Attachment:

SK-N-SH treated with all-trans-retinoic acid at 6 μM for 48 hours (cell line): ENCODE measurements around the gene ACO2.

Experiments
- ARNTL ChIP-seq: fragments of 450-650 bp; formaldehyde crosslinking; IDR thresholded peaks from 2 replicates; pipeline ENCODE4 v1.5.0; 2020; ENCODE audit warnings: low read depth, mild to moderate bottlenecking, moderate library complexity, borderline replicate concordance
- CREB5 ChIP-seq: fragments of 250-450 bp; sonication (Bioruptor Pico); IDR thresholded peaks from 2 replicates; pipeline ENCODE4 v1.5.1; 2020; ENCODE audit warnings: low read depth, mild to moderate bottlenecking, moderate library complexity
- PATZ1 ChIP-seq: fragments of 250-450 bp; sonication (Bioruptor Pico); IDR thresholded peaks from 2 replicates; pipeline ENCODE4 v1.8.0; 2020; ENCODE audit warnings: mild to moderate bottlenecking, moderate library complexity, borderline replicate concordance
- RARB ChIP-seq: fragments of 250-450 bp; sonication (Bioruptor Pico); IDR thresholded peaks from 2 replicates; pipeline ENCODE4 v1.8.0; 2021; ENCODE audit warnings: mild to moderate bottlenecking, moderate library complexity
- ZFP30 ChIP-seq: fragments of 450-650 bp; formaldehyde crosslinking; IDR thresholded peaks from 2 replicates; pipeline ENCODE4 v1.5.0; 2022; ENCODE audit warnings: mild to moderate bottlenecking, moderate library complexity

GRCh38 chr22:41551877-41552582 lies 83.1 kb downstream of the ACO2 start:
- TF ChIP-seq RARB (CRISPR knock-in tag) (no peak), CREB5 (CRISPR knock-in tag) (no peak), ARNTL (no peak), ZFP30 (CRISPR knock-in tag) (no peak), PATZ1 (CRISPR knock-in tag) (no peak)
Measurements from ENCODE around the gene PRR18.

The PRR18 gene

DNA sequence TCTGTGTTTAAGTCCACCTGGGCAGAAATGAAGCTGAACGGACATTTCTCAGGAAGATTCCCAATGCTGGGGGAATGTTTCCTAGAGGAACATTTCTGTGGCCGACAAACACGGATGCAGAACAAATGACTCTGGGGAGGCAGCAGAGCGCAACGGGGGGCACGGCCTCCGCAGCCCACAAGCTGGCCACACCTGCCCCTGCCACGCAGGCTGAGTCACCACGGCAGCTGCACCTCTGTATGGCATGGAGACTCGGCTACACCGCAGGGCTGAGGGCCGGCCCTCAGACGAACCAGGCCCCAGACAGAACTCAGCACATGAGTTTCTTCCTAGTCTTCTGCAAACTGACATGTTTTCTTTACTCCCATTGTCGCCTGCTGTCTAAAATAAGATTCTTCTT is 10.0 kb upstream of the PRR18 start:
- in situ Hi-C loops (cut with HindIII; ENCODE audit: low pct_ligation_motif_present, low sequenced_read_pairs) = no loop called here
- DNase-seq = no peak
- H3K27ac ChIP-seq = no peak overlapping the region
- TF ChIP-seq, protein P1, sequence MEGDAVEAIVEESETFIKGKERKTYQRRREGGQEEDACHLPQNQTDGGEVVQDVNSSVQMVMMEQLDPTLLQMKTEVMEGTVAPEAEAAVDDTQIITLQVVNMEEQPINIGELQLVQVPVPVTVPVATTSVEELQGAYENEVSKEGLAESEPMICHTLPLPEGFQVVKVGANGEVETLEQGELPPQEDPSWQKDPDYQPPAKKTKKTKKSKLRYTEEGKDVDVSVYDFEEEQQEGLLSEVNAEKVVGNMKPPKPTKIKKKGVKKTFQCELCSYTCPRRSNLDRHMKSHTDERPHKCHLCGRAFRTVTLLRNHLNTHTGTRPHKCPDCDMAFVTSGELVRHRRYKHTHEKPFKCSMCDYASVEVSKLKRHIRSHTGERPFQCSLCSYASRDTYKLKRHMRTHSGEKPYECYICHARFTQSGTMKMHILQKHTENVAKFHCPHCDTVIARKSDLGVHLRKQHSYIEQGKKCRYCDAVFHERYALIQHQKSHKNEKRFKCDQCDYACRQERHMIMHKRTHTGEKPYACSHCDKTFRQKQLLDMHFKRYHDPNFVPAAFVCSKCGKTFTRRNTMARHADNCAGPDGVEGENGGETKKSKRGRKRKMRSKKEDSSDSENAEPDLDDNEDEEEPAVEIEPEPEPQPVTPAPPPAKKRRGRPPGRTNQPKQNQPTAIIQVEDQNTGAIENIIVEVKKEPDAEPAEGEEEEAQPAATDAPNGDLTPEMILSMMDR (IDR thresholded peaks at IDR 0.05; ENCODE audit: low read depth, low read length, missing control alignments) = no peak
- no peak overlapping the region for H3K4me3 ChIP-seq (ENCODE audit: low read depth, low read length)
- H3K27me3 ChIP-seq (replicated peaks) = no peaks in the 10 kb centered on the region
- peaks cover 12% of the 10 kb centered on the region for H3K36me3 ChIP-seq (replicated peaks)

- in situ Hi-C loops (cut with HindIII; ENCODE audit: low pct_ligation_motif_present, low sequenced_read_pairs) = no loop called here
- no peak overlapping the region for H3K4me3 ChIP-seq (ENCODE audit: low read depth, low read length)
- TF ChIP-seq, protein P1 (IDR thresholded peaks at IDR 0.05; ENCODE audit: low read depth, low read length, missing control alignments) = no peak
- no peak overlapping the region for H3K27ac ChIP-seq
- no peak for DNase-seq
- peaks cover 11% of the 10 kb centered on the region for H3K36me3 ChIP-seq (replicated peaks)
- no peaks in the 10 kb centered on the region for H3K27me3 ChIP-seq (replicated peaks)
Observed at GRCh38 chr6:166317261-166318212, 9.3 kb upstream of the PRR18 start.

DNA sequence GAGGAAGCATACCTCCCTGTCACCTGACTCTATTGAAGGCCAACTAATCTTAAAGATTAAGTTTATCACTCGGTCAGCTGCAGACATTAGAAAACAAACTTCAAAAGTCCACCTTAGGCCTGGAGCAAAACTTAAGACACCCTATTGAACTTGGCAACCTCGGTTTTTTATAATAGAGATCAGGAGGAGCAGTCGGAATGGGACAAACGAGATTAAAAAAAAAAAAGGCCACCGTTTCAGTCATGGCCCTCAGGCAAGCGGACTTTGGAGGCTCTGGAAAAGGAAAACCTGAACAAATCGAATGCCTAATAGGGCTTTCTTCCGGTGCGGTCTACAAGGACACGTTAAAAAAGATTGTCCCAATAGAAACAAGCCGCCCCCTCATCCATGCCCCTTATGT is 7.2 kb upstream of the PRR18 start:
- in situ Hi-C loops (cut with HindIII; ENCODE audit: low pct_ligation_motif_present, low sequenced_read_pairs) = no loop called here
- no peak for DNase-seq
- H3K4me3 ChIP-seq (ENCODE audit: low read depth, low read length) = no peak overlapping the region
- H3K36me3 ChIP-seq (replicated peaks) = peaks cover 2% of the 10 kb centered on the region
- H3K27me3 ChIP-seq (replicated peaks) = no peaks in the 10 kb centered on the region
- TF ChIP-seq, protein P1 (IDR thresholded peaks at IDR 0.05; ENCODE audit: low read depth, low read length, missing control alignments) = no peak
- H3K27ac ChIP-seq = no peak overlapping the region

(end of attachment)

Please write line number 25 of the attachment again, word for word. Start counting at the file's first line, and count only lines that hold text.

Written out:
- peaks cover 11% of the 10 kb centered on the region for H3K36me3 ChIP-seq (replicated peaks)